4 High Yielding Junk Bond ETFs

By Tim Parker | January 30, 2013 AAA

The term "junk bond" does not mean what you might think. When we think of junk, we think of trash - something that, for most people, is useless. It ends up in a landfill never to be seen again. The recycling industry, along with many other companies, find ways to profit from junk. As an investor, you can too.

First, the term has fallen out of favor. More often, "high yield" is how investors characterize these bonds. Most aren't junk at all. In fact, many high-yield bonds are as safe as, or safer than, some of the more volatile stocks that pay a lower dividend, if any at all.

Still, high-yield bonds have more default risk than investment-grade bonds, and that's why using an exchanged traded fund (ETF) to gain exposure to this class of bonds might be the most responsible way to invest. There are numerous ETFs to use.

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The iShares High Yield Corporate Bond ETF (ARCA:HYG) holds more than 700 high-yielding bonds and has an expense ratio of 0.5%. Currently the ETF has a 12-month yield of over 6.5%. The fund is weighted heavily toward consumer services, financials and oil and gas issues, making it highly exposed to volatile sectors. With more than 735 bonds in the portfolio, the default risk is largely mitigated, however.

The SPDR Barclays High Yield Bond ETF (ARCA:JNK) is similar to HYG in that it has among its top holdings financials, telecoms and energy companies. The fund owns around 440 high-yield bonds and has an expense ratio of 0.4%.

The 0.1% difference in fees is significant. The fund's 52-week performance is nearly identical to HYGs, and its yield is nearly 6.72%. JNK might be the better choice based on metrics outside of the ETF's performance.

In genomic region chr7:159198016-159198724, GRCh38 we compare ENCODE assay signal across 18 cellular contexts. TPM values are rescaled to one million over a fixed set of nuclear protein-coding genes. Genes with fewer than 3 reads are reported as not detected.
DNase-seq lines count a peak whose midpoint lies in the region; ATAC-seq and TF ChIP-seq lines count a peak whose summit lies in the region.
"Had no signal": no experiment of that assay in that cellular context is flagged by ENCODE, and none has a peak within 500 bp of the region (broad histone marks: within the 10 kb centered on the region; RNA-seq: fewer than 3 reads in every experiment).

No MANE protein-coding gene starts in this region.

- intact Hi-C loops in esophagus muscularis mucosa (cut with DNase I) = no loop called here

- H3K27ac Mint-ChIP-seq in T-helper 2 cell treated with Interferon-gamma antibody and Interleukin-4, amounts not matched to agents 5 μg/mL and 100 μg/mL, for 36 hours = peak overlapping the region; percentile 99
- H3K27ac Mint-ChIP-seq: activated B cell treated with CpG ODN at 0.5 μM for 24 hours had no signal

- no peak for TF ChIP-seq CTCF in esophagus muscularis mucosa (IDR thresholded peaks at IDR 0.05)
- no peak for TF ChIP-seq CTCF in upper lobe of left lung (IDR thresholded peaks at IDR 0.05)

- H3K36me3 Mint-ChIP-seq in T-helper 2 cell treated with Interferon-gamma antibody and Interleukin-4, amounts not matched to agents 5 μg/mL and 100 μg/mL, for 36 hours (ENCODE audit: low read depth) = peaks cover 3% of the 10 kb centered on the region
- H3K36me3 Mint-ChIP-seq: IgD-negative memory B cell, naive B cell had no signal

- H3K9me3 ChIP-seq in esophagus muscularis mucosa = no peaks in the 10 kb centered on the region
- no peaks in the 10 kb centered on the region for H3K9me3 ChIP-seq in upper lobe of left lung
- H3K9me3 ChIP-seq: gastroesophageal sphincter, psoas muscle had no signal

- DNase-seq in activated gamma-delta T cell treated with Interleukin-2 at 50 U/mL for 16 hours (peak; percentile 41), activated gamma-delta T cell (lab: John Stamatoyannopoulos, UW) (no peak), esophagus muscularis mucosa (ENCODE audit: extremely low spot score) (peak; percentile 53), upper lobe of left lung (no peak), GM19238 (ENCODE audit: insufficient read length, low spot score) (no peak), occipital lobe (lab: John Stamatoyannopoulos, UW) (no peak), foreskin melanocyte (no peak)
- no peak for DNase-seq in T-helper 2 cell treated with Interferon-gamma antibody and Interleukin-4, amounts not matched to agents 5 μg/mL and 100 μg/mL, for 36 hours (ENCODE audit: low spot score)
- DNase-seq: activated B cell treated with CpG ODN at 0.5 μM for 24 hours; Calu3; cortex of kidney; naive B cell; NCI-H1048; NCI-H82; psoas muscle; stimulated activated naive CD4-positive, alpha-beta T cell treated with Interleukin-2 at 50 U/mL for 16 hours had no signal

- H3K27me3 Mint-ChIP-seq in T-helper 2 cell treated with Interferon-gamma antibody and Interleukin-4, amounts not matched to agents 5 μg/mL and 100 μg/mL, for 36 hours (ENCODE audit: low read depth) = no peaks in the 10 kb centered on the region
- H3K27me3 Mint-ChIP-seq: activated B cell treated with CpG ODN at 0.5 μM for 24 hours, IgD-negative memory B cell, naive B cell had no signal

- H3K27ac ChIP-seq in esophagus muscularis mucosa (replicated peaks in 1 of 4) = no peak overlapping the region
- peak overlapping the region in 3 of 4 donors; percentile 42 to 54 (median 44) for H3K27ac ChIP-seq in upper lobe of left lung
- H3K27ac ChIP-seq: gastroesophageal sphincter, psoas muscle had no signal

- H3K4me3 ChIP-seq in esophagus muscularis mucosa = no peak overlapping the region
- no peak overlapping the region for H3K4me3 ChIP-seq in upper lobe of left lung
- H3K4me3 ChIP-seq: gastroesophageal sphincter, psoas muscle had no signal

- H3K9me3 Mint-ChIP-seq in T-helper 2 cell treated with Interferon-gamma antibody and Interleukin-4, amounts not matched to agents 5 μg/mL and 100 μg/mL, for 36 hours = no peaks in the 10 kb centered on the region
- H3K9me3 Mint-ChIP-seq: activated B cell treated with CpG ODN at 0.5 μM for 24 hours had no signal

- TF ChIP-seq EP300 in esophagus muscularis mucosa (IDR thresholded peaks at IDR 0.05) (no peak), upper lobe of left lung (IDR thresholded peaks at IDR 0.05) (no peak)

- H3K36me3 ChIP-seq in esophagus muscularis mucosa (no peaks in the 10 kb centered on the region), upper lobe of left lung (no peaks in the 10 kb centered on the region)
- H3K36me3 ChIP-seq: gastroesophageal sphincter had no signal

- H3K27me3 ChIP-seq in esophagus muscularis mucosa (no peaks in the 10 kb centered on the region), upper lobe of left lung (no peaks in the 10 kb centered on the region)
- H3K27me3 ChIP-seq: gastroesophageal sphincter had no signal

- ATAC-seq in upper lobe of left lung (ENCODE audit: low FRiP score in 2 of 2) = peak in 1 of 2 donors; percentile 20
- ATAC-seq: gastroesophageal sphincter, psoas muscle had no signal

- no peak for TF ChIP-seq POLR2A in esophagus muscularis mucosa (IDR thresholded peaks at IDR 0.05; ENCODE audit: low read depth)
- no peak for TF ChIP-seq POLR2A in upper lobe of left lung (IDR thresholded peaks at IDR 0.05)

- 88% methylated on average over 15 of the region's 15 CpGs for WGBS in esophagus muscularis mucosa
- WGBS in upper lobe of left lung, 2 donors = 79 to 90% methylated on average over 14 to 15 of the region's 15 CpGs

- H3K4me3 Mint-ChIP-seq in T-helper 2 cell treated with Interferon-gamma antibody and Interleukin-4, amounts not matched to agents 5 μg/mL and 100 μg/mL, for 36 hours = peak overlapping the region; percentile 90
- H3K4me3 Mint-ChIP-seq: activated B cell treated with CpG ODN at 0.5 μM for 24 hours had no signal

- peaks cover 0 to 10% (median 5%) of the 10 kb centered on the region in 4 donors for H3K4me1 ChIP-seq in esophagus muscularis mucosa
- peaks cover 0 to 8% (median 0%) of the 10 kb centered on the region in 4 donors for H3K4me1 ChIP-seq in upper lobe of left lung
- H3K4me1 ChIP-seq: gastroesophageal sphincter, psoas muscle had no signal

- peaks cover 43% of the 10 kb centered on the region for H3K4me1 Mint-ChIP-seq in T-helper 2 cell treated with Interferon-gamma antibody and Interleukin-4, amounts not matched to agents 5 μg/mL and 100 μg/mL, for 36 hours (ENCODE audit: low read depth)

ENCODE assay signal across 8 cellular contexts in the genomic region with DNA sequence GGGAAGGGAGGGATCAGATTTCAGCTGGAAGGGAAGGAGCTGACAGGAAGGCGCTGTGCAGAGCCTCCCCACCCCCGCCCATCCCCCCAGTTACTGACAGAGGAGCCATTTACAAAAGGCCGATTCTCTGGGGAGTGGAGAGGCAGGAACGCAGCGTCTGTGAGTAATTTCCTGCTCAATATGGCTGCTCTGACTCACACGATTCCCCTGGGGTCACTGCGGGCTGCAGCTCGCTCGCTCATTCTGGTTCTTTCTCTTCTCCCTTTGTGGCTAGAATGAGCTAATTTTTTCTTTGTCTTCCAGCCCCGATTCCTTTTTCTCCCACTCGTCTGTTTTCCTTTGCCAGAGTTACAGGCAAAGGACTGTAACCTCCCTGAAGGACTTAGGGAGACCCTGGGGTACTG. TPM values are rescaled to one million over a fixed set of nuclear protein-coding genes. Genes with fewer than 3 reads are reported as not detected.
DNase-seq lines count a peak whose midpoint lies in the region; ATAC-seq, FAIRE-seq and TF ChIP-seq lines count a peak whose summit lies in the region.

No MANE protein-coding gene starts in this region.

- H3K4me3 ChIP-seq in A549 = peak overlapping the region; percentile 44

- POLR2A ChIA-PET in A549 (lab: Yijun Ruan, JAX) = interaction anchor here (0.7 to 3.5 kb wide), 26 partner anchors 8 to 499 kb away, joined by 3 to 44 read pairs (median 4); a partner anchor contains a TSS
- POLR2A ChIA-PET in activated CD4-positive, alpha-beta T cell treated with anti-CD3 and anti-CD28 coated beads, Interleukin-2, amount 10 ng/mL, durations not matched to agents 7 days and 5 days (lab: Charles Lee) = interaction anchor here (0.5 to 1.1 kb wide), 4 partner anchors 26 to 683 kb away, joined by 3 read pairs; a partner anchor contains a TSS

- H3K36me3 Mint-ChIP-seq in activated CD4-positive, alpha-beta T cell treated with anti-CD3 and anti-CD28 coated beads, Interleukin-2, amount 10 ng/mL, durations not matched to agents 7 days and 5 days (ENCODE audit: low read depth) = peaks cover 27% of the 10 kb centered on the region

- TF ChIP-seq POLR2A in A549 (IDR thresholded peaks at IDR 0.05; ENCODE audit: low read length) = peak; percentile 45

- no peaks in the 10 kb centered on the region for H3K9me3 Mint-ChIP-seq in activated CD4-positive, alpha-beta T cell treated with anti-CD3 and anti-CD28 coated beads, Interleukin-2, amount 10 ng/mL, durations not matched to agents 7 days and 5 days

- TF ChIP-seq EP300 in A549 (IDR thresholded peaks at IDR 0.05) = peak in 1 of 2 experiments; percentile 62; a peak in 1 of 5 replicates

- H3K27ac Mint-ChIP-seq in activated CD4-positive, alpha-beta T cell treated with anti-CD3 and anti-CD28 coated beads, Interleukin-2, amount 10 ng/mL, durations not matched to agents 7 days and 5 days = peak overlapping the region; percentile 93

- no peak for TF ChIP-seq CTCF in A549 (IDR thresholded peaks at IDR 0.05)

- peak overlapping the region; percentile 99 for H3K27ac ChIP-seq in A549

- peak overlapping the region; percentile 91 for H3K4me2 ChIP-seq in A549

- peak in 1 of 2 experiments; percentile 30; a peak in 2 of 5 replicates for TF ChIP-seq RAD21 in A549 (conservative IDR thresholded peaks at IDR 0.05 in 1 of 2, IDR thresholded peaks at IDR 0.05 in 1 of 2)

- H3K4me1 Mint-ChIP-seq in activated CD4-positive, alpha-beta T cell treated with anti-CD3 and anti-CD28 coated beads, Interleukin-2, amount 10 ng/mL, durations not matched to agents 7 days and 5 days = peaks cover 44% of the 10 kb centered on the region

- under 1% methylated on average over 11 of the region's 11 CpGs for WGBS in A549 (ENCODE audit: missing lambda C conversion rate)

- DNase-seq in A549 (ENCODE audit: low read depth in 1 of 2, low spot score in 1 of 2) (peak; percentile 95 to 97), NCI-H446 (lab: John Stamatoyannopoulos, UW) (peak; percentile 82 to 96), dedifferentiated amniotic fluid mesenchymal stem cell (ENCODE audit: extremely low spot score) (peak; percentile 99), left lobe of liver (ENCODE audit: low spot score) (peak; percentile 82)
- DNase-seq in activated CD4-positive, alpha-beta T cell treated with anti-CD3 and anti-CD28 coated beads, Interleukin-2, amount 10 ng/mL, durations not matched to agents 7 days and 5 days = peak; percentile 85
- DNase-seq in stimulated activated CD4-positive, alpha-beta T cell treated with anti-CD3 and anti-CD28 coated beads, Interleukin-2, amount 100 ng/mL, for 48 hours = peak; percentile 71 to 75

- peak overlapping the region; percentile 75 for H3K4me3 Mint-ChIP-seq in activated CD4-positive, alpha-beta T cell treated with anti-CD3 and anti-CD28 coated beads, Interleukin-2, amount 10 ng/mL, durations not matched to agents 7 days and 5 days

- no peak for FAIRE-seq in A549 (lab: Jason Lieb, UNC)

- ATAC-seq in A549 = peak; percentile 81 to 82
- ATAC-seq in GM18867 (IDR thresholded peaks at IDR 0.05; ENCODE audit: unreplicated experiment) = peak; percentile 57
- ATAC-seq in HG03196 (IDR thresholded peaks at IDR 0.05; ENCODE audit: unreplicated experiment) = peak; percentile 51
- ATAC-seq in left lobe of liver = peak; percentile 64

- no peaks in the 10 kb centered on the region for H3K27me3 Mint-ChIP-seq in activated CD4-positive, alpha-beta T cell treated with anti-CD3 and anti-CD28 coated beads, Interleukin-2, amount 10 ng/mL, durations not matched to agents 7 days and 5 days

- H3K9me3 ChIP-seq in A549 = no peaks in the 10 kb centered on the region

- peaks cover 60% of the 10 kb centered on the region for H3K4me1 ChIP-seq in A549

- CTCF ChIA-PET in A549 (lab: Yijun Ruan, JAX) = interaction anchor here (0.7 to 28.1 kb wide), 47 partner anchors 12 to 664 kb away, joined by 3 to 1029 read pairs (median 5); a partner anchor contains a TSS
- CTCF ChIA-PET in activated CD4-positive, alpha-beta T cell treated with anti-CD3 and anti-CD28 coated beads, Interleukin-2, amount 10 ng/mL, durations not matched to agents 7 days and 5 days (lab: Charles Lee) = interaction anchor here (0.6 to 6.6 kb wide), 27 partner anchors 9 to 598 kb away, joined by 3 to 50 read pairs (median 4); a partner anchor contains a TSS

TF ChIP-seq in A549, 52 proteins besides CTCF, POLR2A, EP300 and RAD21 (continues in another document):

SEE: Junk Bonds: Everything You Need To Know

Another to consider is the SPDR Barclays Short Term High Yield Bond ETF (ARCA:SJNK). Closely related to JNK, this fund invests in high-yield bonds that will mature in less than five years. All of the bonds in the fund are U.S. dollar denominated, removing the currency risk for U.S. investors.

Does shorter maturity affect the performance? First, the expense ratio is 0.4% on this fund that holds about 350 bond issues. Its yield sits at 5.48%. Because SJNK is relatively new compared to JNK and HYG, investors should proceed with caution until it has a multi-year track record of success.

Similar to SJNK, the PIMCO 0-5 Year High Yield Corporate Bond (ARCA:HYS) seeks to capture the performance of the short-maturity, high-yield corporate bond market. Its 319 holdings come at a higher price - 0.55% - but it is currently yielding 4.43%. The fund has outperformed SJNK by about 2% over the past 52 weeks. In this case, the fund may pay back higher expenses with higher performance.

The Bubble
Because of Federal Reserve actions and other economic events, Bloomberg reported that junk bond funds received record inflows back in September. In one week, junk funds reported $3.63 billion in inflows. Junk Bond ETFs received 40% of it.

Facts like these have insiders wondering if a bond bubble has set up. If so, when will it pop, sending prices on these ETFs drastically lower? So far, that shows no sustained sign of taking place - leaving investors confident that their money is safe.

SEE: Advanced Bond Concepts: Introduction

The Bottom Line
As with all market investments, always place two orders. Buy the ETF and then place a stop order to protect against any sudden moves to the downside. Bond ETFs have very low volatility, but placing a stop order is free protection.

As always, use these names as a way to begin researching the high-yield bond ETF market. Do not buy until you understand how these funds work.

At the time of writing, Tim Parker did not own any shares in any company mentioned in this article.

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